Badvertising: “I’ve Fallen—and This Time YOU’D BETTER LISTEN!”

Life Alert—of “I’ve fallen and I can’t get up!” fame—took a sharp turn with a 2014 commercial. Their use of scare tactics and gruesome imagery prompted backlash. The reaction offers marketers a valuable lesson.

fallen grannie

In this installment of MarketSmiths’ Badvertising we examine whether using scare tactics in marketing is a plus or a minus. As usual, DO NOT TRY THIS AT HOME!

Life Alert’s Horror Commercial Scares the Bejesus Out of Everybody.

In 1989 a Life Call (now Life Alert) ad—featured a little old woman named Mrs. Fletcher who had fallen off her walker and she uttered perhaps the most famous line in advertising history: “I’ve fallen and I can’t get up!” The commercials became an instant hit, but not for the reason Life Alert wanted—to trumpet the benefits of their senior safety alert system—but because they were so campy that they were funny. Dozens of parody ads appeared, mocking the commercial.

Well, their latest commercial isn’t funny at all, in fact it’s straight out of American Horror Story and it’s scared the crap out of everybody. The spot clearly preys on the anxiety that all seniors who live alone must fear: that life goes blissfully on outside your door while you lay on the cold stone floor, helpless, certain to die at the bottom of the stairs. Welcome to your worst nightmare grandma!


Thousands took to Life Alert’s Facebook page to complain, beg and plead for them to take the commercial down. “My own grandmother fell and cracked her hip and we brought her to the hospital immediately, but this just makes me feel so awful inside I start crying,” writes one. “I’m 17 years old and this is way too scary. I don’t want to see anyone in that much pain and crying when I’m just trying to enjoy my day. Please take it off the TV.” A petition was created on

Perhaps a bit defensive after decades of being openly mocked and ridiculed, Life Alert‘s initial reaction was to basically tell everyone to suck it up and just be glad that they didn’t make the commercial even scarier: “We’re sorry you feel that that way,” a spokesperson said, “but what you see as insensitive and disturbing is a realistic representation in which many elderly identify with and/or have experienced. In our business… the guilt these families feel is very real and far worse than any commercial that you feel is in bad taste… we hope that you will remember this commercial when it comes time for a family member who may need extra help. Thank you for taking the time.”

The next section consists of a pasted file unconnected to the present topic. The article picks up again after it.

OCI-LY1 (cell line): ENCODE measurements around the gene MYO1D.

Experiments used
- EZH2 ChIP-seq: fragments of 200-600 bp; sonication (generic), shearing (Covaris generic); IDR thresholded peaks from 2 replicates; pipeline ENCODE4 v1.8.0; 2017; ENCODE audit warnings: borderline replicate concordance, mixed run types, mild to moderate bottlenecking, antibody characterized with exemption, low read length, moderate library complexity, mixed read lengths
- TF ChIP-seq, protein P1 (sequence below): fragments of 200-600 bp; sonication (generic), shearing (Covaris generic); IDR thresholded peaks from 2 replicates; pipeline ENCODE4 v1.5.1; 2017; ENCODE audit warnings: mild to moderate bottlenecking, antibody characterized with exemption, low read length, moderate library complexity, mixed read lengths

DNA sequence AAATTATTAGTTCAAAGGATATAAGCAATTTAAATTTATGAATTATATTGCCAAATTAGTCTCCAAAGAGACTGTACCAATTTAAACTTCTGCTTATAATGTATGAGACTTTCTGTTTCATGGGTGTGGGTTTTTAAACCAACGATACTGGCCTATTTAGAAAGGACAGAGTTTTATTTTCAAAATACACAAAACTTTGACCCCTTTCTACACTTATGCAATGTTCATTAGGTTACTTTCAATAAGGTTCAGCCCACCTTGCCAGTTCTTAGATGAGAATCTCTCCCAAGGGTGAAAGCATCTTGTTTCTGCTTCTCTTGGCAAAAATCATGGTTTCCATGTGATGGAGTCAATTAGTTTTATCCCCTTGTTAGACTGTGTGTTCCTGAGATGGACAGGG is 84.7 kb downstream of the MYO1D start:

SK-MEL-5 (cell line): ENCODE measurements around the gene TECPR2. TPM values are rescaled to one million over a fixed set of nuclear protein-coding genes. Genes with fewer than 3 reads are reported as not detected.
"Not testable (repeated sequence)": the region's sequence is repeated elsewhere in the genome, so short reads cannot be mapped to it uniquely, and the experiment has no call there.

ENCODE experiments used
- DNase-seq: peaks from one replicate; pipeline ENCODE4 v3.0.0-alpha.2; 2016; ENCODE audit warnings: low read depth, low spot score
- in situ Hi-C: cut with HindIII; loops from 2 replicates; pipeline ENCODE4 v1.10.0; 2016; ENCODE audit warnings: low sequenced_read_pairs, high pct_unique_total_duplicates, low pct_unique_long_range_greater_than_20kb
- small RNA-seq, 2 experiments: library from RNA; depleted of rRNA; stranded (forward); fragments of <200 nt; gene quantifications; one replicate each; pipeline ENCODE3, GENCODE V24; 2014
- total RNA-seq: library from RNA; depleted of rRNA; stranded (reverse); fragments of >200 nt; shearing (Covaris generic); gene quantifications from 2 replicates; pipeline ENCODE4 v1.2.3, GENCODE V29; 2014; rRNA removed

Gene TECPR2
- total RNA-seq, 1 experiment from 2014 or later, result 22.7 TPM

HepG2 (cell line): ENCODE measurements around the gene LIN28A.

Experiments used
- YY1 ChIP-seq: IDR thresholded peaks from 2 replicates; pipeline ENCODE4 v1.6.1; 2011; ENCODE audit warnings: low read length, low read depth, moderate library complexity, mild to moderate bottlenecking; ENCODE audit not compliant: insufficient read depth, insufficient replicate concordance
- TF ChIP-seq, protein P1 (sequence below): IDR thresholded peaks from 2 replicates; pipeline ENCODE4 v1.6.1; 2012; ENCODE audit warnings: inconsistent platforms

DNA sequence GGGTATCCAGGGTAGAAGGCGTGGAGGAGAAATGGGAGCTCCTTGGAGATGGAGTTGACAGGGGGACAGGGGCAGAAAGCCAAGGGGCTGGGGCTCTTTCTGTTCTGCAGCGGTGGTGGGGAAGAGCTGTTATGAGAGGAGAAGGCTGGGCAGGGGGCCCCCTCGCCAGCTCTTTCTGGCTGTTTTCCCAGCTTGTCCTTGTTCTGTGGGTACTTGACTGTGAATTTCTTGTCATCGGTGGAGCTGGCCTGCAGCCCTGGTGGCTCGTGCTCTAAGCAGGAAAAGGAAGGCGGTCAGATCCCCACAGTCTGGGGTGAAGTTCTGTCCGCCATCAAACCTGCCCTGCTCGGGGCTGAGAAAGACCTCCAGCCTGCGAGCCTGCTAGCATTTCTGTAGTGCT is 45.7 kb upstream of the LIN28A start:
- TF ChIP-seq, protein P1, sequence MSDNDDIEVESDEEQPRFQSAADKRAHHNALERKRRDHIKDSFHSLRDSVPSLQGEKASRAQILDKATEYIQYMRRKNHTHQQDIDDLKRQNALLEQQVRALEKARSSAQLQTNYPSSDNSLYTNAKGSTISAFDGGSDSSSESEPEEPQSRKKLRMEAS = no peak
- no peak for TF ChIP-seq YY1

Things began to spiral out of control. A “Boycot Life Alert” page was even started on Facebook… Life Alert countered with claims that they were the good guy: “Our goal is to wake people up to the realities of what is going on with the elderly and to get a medical alert system as a PREVENTIVE measure, not a reactionary result to a tragedy.” Regardless, in October of 2014, with mounting public pressure and negative publicity, Life Alert decided to pull the spot and replace it with one much more inoffensive that simply shows the Life Alert button being used and the medical alert button wearer saved. Ho-hum, back to being mocked…

Using scare tactics (however noble the intention) in order to sell a product comes with inherent risk of backlash, and scaring the hell out of children and making them cry is not really the best way to get your point across, unless you’re Wes Craven.


Jim Yoakum

Jim Yoakum

Jim recalls a priceless piece of advice that an English teacher once gave him. Throwing a dictionary onto his desk he said, “All of the words are in there, Yoakum, just put them in the right order.” Putting the right words in the right order has been Jim’s goal ever since, and he has honed his skills over the years to include award-winning copywriting, the scripting of three produced movies, the authoring of numerous novels and non-fiction books—and even a stint as writing partners with the late Graham Chapman of Monty Python fame. He is also US Curator of Chapman’s archives. To make himself even more insufferable, Jim has also produced comedy CDs and DVDs. While Jim does not lament his misspent youth, playing drums in a rock ‘n’ roll band, he does however wish he had back all of those brain cells that he ruthlessly killed.

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